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How to get your horse in front of your leg!

Now, if you've followed my blogs for a while you'll know I write about Crunchie an awful lot! It's not because he's brilliant and it's not because he's rubbish either! It's more that he's tricky and he likes to test both my patience and my ability as a rider (it's a good job he's cute!). So today's topic is catered towards those horses (exactly like Crunchie) who lack impulsion, are perhaps a little lazy and who are not 'in front of the leg'!

Crunchie

So what do we mean by 'in front of the leg'? Your horse should respond quickly to the lightest of leg touches i.e. a slight squeeze of the calf and respond to this with an appropriate amount of impulsion (or 'energy'). You will find if your horse is not 'in front of your leg' you will have issues with the contact, rhythm and straightness (enter a wibbly, wobbly mess!). It is so much more difficult to ride a horse which is lacking impulsion, so here's some top tips to help you get your horse in front of your leg:

1. Walk- Trot- Walk Transitions: These are best done on a 20 metre circle, preferably away from the safety of the arena walls! Ideally, you should ride a minimum of two transitions per circle. Remember to not go guns blazing straight away! Ask gently first, with a light touch, if he doesn't respond immediately, quickly ask again with a no-nonsense attitude until you get the reaction you feel is appropriate!

2. Pole work: This can be really useful to help 'spice' things up a bit! I find pole work, either trotting poles or canter poles give Crunchie a bit more enthusiasm when training so we automatically get that forward thinking vibe! #whoop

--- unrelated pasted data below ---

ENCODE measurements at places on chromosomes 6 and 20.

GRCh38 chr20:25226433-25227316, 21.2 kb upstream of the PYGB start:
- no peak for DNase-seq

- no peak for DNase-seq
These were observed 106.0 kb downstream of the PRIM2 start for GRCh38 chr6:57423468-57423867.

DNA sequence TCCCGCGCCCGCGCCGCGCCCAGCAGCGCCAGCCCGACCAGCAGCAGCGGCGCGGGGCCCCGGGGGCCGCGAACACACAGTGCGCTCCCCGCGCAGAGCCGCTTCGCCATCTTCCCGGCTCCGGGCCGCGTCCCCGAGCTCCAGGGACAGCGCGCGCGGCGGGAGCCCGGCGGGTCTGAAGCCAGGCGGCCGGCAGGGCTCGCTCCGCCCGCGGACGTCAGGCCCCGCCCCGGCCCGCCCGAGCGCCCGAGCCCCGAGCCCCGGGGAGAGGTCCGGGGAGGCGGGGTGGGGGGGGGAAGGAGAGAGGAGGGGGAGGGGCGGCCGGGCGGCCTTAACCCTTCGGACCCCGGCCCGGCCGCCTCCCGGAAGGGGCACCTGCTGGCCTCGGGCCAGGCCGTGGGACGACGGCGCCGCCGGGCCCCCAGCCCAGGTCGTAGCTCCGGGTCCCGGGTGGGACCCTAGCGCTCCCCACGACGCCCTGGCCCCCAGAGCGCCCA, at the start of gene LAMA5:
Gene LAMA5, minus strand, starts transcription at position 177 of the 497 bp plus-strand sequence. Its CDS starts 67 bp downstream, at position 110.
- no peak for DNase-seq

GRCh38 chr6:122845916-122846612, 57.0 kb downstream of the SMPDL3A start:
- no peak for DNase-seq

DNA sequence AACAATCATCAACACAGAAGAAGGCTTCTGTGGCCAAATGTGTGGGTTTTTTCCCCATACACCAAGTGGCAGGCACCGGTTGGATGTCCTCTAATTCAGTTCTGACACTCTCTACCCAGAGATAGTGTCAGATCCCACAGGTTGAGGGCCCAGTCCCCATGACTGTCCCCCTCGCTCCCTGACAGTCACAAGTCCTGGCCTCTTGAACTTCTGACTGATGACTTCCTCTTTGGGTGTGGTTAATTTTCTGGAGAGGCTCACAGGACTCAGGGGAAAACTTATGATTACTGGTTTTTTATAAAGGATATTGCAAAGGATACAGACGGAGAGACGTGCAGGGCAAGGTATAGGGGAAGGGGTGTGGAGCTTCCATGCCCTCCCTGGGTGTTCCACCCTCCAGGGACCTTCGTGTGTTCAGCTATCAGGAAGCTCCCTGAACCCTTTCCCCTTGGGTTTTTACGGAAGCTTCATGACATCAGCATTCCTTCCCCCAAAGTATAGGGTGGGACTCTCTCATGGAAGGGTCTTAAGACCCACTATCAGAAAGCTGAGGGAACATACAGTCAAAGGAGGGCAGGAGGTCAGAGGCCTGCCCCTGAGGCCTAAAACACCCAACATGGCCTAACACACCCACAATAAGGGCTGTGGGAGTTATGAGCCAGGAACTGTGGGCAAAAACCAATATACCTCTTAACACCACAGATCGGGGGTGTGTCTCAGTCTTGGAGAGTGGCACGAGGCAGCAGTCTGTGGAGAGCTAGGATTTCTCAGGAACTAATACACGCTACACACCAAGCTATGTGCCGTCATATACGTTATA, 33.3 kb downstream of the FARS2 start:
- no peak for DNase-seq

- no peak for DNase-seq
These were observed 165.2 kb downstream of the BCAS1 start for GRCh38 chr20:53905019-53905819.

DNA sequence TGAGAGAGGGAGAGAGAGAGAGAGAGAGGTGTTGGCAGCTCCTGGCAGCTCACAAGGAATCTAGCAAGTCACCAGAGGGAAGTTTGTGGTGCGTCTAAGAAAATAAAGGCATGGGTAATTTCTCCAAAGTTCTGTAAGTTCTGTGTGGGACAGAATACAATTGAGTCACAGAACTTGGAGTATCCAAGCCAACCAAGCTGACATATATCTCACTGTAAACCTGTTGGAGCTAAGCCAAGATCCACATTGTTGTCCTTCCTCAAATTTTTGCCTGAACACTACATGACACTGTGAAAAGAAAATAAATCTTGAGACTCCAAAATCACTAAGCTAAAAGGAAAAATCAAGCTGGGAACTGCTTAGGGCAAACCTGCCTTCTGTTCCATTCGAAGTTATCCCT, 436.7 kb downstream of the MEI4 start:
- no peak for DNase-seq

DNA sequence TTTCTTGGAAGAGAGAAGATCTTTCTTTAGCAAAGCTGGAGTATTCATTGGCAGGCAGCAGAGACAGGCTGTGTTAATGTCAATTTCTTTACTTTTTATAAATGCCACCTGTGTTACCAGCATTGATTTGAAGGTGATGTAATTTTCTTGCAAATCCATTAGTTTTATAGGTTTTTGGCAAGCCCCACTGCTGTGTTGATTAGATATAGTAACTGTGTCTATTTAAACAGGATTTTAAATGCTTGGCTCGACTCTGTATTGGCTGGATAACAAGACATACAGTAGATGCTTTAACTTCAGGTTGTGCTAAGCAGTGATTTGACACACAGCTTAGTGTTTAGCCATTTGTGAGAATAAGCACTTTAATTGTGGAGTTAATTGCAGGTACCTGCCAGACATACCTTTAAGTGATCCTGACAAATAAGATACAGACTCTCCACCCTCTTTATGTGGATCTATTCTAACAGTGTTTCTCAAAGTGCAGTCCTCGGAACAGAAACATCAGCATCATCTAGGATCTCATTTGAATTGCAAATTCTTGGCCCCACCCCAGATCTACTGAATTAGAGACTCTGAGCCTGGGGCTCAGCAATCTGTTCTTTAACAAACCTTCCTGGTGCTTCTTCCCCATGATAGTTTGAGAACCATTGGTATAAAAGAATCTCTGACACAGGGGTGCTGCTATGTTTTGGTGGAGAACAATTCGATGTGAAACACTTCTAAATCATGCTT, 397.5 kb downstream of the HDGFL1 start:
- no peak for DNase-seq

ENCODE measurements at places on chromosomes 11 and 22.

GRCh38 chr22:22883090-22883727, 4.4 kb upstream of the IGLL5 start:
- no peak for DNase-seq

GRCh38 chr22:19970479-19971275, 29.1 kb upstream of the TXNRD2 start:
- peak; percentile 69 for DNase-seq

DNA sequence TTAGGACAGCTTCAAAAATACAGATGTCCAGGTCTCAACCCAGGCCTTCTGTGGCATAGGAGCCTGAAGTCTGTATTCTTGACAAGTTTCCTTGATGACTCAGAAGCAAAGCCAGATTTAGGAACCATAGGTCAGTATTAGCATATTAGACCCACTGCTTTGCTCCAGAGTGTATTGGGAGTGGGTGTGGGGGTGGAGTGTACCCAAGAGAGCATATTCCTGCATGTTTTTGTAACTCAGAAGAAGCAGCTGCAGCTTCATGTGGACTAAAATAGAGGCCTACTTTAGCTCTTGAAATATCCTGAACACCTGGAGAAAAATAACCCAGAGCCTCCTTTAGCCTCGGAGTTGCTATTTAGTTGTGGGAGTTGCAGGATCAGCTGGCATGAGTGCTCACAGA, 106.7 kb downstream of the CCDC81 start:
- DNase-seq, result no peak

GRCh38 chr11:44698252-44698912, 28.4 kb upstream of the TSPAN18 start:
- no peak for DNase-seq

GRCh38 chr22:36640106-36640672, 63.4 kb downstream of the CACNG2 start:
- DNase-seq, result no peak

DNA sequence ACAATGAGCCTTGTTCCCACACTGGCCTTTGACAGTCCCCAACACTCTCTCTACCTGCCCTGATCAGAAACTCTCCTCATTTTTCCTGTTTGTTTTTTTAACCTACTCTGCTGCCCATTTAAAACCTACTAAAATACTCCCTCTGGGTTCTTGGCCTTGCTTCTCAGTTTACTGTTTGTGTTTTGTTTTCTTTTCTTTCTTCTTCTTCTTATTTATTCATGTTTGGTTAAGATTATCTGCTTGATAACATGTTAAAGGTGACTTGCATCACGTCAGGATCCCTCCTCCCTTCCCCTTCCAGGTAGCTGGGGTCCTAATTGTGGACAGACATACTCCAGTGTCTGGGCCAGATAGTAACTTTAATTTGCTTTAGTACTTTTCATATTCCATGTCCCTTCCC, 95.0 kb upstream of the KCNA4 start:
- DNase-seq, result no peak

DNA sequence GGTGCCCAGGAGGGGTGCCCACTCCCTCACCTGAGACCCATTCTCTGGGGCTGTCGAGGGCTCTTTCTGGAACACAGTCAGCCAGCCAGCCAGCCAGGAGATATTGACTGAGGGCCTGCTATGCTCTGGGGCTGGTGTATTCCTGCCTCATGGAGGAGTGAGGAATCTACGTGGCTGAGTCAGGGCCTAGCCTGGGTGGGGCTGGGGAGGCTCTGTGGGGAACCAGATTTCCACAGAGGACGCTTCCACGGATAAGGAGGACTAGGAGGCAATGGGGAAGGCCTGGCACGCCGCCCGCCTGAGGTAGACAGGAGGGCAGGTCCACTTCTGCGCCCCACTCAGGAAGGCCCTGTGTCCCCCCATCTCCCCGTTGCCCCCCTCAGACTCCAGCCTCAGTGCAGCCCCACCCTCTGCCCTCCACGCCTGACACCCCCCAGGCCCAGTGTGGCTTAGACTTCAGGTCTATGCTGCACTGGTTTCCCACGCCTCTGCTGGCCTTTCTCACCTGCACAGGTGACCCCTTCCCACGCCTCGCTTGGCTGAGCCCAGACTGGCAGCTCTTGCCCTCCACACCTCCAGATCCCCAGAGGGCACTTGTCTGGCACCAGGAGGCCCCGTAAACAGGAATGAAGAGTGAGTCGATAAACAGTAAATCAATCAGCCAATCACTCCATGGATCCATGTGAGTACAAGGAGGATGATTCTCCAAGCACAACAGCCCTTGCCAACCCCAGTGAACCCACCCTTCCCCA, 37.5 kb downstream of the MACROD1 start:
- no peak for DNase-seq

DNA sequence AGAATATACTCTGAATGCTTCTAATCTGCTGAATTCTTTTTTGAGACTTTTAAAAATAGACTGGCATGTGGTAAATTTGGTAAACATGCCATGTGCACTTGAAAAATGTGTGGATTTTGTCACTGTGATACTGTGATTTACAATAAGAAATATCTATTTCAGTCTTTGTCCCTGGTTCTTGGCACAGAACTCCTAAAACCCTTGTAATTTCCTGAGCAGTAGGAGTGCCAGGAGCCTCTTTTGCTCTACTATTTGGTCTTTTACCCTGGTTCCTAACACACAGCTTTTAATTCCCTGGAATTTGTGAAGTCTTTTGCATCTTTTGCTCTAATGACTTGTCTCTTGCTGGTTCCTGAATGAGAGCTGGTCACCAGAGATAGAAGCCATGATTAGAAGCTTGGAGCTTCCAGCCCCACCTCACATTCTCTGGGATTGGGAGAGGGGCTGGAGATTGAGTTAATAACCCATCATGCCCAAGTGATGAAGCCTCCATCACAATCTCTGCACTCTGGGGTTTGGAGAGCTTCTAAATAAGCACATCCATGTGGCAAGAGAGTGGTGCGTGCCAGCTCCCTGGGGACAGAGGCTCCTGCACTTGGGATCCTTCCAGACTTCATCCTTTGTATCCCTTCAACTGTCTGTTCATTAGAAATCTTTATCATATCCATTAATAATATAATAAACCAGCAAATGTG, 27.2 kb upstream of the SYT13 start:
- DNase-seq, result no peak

3. Transitions within the pace: These are a good test to see if your horse is in front of the leg, it also keeps him on his toes! Transitions in and out of the pace can usually be anticipated. Transitions within the pace are a little more tricky to predict. Be clear with your instructions and remember once you get the appropriate reaction, stop nagging! Sitting quietly is his reward for doing a good job!

horse in front of the leg

4. Lighten your seat: This can help your horse to understand you want that extra impulsion, especially if your horse is very green. In canter, ask for a slight extension and lighten your seat. This gives a clear explanation to your horse that you want him to move forward. As he starts to understand your aid more you can start to 'quieten' this action .

5. Re-test: Lazy horses will always be lazy, it's definitely in Crunchies character to put as little effort in as possible and it will never be a quick fix! You have to re-test this day-in, day-out and always keep it in the forefront of your mind. It will get easier, but they will always test you, asking 'do you really mean that?', you have to be there to immediately say 'YES!'.

Remember, you have to be firm but fair. Don't let them 'run' it has to be a good transition! Once you have obtained it, do not nag or they won't be rewarded and you'll just end up making him more 'dead to your leg'! Make sure you focus and mean business and it should result  in a much nicer ride!

Sam x

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1 comment

  • Brilliant blog. I have a lazy, 7 year old Welsh Sect D and I feel he has me sussed out. He knows I’m a soft touch so the minimum effort is BEAR minimum. We do so much better in a lesson when I have my instructor telling me how much of a mug I’m being taken for so I ask more firmly and it feels so nice, only to lose it when I’m in the arena on my own.
    I’ve only had him 7 months so we’re still learning about each other but I adore him and can’t wait to one day (fingers crossed) feel true impulsion.

    Lynds

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